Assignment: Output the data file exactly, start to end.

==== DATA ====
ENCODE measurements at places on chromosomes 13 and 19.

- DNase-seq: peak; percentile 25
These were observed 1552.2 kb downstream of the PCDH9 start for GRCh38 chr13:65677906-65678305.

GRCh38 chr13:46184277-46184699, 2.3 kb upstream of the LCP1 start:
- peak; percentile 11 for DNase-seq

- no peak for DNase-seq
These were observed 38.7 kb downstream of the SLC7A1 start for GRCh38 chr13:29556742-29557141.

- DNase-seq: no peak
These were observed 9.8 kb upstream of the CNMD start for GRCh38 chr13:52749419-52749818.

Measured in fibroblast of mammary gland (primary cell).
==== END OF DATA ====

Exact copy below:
ENCODE measurements at places on chromosomes 13 and 19.

- DNase-seq: peak; percentile 25
These were observed 1552.2 kb downstream of the PCDH9 start for GRCh38 chr13:65677906-65678305.

GRCh38 chr13:46184277-46184699, 2.3 kb upstream of the LCP1 start:
- peak; percentile 11 for DNase-seq

- no peak for DNase-seq
These were observed 38.7 kb downstream of the SLC7A1 start for GRCh38 chr13:29556742-29557141.

- DNase-seq: no peak
These were observed 9.8 kb upstream of the CNMD start for GRCh38 chr13:52749419-52749818.

Measured in fibroblast of mammary gland (primary cell).